Yay, it’s a go!!


In lieu of writing blog after blog about World Ballet Day, which my non-ballet readers might find tiresome, I will be updating this page regularly. So do stop by again. Next week, you’ll get the viewing schedule of the event, and details of what you might catch at each stop along the way. For a sense of it all, take a peek at last year’s World Ballet Day blog of mine, which offers times, schedules, etc. My hunch is that all the times will prove to be the same, but obviously what is being rehearsed will change. Check out that post HERE. You’ll also find some still-active links for footage of World Ballet Day 2014.

If you’re new to The Classical Girl and my writing, here’s an added incentive to swing by here the week of World Ballet Day: a special promotion for my ballet novel, Off Balance. Because I aim to celebrate World Ballet Day and share ballet with the world in proper festive style. Woo hoo – I feel a party coming on! Check it out at Amazon HERE.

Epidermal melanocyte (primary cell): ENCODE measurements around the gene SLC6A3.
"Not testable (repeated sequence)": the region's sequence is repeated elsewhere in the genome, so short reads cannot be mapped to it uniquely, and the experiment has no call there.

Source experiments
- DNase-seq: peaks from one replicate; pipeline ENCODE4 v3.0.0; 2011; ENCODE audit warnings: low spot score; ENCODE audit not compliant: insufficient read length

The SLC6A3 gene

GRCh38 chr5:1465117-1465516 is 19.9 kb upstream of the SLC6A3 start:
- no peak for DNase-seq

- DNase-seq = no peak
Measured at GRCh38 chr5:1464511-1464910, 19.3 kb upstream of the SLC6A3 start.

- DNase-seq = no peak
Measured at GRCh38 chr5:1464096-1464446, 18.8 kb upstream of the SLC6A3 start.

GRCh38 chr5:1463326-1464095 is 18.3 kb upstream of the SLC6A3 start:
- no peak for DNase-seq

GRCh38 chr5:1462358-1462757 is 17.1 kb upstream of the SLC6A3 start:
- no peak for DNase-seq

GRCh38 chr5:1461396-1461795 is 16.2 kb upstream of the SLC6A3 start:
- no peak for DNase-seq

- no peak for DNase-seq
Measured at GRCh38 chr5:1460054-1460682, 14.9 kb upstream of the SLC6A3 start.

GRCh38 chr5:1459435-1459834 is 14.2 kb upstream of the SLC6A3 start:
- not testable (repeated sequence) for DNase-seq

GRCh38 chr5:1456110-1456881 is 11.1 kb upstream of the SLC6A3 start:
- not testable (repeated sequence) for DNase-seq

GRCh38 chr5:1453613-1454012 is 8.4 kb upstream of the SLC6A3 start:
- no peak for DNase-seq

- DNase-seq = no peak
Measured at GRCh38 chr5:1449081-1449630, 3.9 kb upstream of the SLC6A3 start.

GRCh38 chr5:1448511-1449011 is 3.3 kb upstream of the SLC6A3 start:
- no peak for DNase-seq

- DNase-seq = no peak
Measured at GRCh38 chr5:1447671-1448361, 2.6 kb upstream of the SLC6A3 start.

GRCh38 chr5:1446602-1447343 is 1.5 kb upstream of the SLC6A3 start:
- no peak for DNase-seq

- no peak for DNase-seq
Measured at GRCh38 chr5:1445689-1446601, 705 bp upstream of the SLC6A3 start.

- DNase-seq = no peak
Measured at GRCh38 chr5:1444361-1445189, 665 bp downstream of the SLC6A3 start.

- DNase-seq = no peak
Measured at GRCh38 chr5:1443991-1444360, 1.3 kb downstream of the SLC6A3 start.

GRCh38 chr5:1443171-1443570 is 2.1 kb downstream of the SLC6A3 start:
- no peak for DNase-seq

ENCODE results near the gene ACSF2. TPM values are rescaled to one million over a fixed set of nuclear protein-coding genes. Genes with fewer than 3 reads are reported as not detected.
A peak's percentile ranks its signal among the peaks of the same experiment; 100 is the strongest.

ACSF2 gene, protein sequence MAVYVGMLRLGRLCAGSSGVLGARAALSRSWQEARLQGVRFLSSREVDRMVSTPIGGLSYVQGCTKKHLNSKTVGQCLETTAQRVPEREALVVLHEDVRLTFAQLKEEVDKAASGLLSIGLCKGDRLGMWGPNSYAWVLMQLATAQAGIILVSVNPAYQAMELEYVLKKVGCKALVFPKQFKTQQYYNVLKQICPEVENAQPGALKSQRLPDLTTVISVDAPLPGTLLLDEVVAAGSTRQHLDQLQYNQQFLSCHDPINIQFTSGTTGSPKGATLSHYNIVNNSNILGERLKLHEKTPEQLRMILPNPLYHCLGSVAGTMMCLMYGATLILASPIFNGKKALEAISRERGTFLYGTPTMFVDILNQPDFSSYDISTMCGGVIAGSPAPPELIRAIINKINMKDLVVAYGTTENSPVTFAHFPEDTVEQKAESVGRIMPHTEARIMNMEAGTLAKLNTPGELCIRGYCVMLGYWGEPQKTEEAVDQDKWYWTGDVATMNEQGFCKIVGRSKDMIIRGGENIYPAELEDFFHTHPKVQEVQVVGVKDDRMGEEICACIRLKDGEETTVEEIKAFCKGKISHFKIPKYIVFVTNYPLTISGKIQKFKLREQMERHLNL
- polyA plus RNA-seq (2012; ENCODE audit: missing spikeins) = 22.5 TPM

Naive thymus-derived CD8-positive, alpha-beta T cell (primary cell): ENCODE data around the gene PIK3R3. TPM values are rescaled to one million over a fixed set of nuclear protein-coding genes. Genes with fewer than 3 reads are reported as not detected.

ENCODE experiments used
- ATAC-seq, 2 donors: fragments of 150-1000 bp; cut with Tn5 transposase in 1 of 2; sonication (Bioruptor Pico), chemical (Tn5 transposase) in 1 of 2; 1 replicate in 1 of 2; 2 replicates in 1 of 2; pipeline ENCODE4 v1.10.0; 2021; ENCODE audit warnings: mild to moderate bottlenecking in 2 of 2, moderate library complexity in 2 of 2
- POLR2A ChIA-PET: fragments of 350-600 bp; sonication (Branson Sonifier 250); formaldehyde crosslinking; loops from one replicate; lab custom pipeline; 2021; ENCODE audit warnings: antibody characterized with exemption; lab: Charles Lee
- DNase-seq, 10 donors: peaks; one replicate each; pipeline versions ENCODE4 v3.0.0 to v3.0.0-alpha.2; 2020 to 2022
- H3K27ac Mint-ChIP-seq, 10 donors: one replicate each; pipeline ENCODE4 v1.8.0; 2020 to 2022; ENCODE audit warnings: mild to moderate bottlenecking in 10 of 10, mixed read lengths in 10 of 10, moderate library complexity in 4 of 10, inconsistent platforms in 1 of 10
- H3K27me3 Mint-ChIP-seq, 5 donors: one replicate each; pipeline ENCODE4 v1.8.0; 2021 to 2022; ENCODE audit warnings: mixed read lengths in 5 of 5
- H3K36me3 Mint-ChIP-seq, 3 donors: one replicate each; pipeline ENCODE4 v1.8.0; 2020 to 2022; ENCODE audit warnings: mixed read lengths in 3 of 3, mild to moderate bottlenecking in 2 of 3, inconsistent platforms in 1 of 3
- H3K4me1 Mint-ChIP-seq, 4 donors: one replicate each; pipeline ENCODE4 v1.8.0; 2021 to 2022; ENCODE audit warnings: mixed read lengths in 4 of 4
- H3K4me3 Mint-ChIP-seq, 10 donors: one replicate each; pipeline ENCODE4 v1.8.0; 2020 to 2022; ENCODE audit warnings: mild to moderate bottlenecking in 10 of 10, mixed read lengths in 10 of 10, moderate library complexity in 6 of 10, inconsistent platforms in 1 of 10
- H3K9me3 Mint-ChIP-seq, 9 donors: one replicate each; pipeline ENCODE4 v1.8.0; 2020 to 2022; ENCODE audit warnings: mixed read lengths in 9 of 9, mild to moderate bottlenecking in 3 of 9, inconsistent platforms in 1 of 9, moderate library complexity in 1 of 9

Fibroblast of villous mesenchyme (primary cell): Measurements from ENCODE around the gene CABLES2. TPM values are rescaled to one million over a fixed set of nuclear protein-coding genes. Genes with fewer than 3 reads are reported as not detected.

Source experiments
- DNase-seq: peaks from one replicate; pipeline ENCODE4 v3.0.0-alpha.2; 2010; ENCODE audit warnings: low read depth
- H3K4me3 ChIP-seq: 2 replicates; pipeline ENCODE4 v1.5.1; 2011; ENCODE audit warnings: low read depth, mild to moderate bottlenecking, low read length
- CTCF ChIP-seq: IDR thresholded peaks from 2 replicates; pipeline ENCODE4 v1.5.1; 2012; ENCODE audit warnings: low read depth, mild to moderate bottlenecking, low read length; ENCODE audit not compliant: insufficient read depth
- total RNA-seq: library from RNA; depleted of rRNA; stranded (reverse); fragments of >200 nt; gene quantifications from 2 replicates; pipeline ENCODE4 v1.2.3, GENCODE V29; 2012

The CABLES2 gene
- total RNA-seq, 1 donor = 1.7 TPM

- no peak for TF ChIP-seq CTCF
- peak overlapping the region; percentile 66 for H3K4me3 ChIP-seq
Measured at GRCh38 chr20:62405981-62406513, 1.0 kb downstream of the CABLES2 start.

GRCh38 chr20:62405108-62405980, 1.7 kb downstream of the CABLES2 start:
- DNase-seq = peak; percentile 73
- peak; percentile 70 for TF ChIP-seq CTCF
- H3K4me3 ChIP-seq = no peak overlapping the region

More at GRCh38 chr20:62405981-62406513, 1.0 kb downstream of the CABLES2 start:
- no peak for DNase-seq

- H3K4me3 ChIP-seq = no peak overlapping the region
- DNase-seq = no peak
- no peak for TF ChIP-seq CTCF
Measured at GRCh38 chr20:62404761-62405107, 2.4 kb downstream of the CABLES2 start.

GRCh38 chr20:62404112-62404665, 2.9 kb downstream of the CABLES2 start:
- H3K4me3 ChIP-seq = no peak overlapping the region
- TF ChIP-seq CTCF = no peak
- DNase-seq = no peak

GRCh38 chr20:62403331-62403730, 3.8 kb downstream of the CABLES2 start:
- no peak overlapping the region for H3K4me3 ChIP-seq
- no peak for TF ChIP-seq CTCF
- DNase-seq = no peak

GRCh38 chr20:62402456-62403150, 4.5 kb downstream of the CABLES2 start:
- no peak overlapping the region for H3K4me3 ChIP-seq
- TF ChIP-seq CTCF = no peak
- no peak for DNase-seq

So be sure and mark the day, folks. Thursday, October 1st. And just a head’s up: for the Australian Ballet, which starts the ballet-viewing extravaganza, their October 1st starts when much of us are still in the throes of September 30th. Plan to tune in Wednesday evening at 10pm Eastern Time, 7pm Pacific Time, when it will be 12 noon local time on October 1st. And then prep yourself for a long, memorable day of dance.